Infections

Drugs

Immune mediated

SLE

Cyclic

Neutropenia


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Evaluation of Neutropenia

Consider Heme Consult

Adapted from Goldman: Cecil Medicine, 23rd ed.


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Benign (Ethnic) Neutropenia

  • Characterized by neutrophil counts 800 to 1400/mm3

  • Generally a benign course

    • Sometimes associated with periodontal disease

    • No increase in infections

  • Bone marrow is typically normocellular

  • Seen in African American, some Jewish populations


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Neutrophilia

  • Acute Infections

    • Leukocyte: 15-25 X 109/L.

  • Inflammation

    • Postoperatively, neutrophilia occurs for 12-36 hours as a result of tissue injury

  • Metabolic

    • Uremia,

    • DKA

    • Eclampsia

  • Chemicals

    • Steroids

    • Epinephrine


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Neutrophilia

  • Acute Hemorrhage

    • Related to the release of adrenal corticosteroids and/or epinephrine

  • Acute Hemolysis

  • Myeloproliferative disorders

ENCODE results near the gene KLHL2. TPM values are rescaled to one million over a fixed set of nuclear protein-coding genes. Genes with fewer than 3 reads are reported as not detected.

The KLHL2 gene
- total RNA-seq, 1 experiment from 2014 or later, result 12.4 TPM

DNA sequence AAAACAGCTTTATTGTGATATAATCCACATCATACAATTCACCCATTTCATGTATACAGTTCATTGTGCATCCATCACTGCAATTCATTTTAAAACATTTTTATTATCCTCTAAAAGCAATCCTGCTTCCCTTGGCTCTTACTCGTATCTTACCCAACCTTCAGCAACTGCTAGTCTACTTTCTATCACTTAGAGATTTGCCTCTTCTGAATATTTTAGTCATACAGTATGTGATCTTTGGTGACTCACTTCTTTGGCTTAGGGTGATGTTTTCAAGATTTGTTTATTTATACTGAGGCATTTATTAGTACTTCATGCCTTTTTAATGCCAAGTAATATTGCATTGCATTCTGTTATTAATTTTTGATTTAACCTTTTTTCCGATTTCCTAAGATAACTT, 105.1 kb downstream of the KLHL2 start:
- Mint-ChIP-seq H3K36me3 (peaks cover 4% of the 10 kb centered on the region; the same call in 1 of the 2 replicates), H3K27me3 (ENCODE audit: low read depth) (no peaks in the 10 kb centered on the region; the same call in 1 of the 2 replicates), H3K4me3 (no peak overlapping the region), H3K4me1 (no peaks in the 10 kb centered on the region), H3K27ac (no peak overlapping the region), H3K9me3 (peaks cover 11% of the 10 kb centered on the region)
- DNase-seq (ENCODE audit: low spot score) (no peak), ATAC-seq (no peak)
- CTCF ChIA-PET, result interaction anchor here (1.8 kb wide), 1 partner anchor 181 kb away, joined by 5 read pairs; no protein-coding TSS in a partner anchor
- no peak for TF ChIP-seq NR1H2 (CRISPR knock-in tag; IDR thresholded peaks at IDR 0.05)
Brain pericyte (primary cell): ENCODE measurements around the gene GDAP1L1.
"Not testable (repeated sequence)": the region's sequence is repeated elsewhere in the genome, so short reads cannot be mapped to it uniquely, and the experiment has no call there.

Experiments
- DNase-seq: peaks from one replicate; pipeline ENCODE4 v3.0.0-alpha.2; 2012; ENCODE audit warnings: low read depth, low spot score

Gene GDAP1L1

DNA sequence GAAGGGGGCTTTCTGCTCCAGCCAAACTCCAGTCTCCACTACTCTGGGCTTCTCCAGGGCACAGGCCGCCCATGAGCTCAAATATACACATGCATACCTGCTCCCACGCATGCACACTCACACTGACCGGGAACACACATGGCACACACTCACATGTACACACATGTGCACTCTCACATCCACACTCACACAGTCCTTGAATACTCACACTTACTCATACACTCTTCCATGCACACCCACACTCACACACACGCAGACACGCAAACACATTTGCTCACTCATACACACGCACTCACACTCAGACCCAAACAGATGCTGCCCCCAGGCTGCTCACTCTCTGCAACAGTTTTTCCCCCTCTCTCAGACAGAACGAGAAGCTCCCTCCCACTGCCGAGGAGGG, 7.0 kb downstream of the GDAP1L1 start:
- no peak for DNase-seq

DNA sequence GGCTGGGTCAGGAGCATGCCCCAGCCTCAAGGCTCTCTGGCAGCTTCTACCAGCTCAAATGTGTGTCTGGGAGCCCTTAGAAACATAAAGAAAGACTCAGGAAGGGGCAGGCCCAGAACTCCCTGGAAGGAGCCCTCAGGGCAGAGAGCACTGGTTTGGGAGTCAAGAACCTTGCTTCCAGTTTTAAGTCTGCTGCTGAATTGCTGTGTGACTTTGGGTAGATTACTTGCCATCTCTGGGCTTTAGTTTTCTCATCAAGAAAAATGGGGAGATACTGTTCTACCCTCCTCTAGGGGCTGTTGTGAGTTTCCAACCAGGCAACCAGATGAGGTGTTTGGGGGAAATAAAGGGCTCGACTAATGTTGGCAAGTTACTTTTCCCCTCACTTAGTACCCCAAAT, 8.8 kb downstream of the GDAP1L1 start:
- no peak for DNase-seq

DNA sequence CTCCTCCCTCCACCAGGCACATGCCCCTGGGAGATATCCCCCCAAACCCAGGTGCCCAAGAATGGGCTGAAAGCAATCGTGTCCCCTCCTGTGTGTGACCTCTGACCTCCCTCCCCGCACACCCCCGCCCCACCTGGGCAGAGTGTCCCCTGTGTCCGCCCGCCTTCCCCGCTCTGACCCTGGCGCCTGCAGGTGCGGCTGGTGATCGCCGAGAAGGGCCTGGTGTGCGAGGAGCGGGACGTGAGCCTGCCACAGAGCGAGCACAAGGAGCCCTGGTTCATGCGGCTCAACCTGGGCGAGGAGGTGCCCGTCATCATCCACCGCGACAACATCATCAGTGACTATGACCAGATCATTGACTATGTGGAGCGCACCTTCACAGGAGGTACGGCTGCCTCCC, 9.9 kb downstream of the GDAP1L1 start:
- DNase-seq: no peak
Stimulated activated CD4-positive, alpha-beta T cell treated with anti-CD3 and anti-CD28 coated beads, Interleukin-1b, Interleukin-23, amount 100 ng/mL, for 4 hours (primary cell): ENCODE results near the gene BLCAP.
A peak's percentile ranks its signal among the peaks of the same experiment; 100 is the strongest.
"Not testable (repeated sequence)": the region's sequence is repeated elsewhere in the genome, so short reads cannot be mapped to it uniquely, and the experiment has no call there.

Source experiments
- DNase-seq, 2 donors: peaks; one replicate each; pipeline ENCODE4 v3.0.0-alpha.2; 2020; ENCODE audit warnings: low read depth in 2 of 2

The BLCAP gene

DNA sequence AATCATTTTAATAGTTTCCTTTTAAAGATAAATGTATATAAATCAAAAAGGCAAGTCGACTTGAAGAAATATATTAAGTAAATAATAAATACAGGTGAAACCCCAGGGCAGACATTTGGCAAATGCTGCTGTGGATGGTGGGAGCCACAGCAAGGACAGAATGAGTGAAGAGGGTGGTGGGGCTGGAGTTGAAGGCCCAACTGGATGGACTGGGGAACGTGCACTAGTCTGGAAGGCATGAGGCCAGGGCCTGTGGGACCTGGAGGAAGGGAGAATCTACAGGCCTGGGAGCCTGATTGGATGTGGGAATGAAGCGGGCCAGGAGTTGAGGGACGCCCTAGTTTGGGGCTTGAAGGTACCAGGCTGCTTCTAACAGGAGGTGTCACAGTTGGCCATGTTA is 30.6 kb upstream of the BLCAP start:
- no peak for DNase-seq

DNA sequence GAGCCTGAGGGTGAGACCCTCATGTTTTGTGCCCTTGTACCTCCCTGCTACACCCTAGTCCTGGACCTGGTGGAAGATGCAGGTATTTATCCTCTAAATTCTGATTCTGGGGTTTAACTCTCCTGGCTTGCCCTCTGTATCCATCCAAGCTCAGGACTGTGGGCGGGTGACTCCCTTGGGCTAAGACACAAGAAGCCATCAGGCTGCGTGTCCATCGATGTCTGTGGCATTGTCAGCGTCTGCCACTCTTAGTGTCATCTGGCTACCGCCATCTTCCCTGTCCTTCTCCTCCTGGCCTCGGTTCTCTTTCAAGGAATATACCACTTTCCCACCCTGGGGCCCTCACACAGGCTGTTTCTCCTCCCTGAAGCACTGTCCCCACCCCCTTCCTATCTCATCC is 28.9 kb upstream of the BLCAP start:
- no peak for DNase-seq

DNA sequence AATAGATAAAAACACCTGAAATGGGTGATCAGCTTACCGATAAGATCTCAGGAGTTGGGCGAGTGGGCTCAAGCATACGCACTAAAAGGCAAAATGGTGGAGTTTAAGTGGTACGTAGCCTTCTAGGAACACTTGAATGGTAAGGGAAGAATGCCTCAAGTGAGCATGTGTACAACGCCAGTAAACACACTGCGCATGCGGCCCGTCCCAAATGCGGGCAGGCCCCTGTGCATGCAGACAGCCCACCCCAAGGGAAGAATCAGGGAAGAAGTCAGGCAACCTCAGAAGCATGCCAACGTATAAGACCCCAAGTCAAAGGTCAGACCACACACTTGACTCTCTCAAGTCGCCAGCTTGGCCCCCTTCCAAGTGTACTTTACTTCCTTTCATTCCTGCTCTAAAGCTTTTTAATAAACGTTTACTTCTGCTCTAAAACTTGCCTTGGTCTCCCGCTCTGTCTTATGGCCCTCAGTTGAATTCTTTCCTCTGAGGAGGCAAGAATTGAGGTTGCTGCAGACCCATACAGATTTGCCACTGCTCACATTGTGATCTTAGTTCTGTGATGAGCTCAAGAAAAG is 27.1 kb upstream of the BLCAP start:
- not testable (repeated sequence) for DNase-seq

• Tissue Injury

  • Tobacco Use

  • Physiological Stress

    • Exercise

    • Emotional Stress

    • Menstruation


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Steroid Effect

  • Increases total and relative PMN’s

  • Peak is 4-6 hours

  • Normalizes in 24 hours after steroids stopped

  • Usually see a concurrent decrease in Lymphocytes and Monocytes


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Lymphocytosis

  • Infections

    • Viral

      • Hepatitis

      • CMV

    • Tuberculosis

  • Addisons Disease

  • Leukemia

  • Ulcerative Colitis / Crohn’s Disease

  • Vasculitis

  • Drug Hypersensitivity


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Lymphopenia

  • Increased Destruction

    • Corticosteroids

  • Congestive Heart Failure

    • Loss through GI tract

  • Decreased Production

    • Malignancies

    • Immunoglobulin Disorders

    • HIV Infection

    • Lupus


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Eosinophilia

  • > 250/ CU MM

  • Highest Levels in am

  • Allergic Diseases

  • Parasitic Infections: Trichinosis, Schistosomiasis

  • Leukemias

  • Familial

  • Addison’s Disease, Hypopituitarism

  • Drugs: Aspirin

  • Collagen Vascular Diseases: Churg-Strauss, Scleroderma/dermatomyositis, RA, SLE, Periarteritis Nodosa


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Monocytosis

  • > 10% of differential

  • Elevated in:

    • Leukemia

    • Hodgkins / Non Hodgkins lymphoma

    • Post Splenectomy

    • Protozoan Infections

    • Rickettsial Infections: Rocky Mountain Fever, Typhus

    • Sarcoidosis